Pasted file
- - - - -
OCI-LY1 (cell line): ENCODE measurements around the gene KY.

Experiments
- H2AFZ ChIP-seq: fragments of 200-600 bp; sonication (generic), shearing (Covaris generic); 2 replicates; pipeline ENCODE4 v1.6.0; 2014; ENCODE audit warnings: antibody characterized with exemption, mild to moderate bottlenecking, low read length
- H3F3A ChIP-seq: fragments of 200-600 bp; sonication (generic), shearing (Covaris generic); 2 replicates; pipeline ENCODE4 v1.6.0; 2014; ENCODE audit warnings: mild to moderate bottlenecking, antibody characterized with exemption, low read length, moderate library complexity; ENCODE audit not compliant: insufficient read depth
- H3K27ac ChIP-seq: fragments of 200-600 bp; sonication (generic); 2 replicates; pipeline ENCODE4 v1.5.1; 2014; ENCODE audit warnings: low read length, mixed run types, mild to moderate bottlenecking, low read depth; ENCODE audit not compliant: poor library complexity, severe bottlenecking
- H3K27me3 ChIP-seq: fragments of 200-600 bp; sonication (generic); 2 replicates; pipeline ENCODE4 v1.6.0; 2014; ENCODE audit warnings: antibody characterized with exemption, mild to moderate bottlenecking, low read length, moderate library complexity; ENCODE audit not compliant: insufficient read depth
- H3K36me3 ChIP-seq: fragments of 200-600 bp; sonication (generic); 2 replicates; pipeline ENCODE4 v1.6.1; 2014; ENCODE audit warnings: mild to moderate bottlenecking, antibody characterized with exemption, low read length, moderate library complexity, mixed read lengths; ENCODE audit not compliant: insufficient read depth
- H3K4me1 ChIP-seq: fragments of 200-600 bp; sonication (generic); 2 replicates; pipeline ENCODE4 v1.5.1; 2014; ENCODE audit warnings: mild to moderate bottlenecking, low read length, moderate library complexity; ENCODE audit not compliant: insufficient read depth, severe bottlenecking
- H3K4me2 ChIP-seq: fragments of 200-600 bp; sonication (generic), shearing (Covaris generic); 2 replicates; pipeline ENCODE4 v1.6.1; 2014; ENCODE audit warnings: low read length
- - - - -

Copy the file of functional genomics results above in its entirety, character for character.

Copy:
OCI-LY1 (cell line): ENCODE measurements around the gene KY.

Experiments
- H2AFZ ChIP-seq: fragments of 200-600 bp; sonication (generic), shearing (Covaris generic); 2 replicates; pipeline ENCODE4 v1.6.0; 2014; ENCODE audit warnings: antibody characterized with exemption, mild to moderate bottlenecking, low read length
- H3F3A ChIP-seq: fragments of 200-600 bp; sonication (generic), shearing (Covaris generic); 2 replicates; pipeline ENCODE4 v1.6.0; 2014; ENCODE audit warnings: mild to moderate bottlenecking, antibody characterized with exemption, low read length, moderate library complexity; ENCODE audit not compliant: insufficient read depth
- H3K27ac ChIP-seq: fragments of 200-600 bp; sonication (generic); 2 replicates; pipeline ENCODE4 v1.5.1; 2014; ENCODE audit warnings: low read length, mixed run types, mild to moderate bottlenecking, low read depth; ENCODE audit not compliant: poor library complexity, severe bottlenecking
- H3K27me3 ChIP-seq: fragments of 200-600 bp; sonication (generic); 2 replicates; pipeline ENCODE4 v1.6.0; 2014; ENCODE audit warnings: antibody characterized with exemption, mild to moderate bottlenecking, low read length, moderate library complexity; ENCODE audit not compliant: insufficient read depth
- H3K36me3 ChIP-seq: fragments of 200-600 bp; sonication (generic); 2 replicates; pipeline ENCODE4 v1.6.1; 2014; ENCODE audit warnings: mild to moderate bottlenecking, antibody characterized with exemption, low read length, moderate library complexity, mixed read lengths; ENCODE audit not compliant: insufficient read depth
- H3K4me1 ChIP-seq: fragments of 200-600 bp; sonication (generic); 2 replicates; pipeline ENCODE4 v1.5.1; 2014; ENCODE audit warnings: mild to moderate bottlenecking, low read length, moderate library complexity; ENCODE audit not compliant: insufficient read depth, severe bottlenecking
- H3K4me2 ChIP-seq: fragments of 200-600 bp; sonication (generic), shearing (Covaris generic); 2 replicates; pipeline ENCODE4 v1.6.1; 2014; ENCODE audit warnings: low read length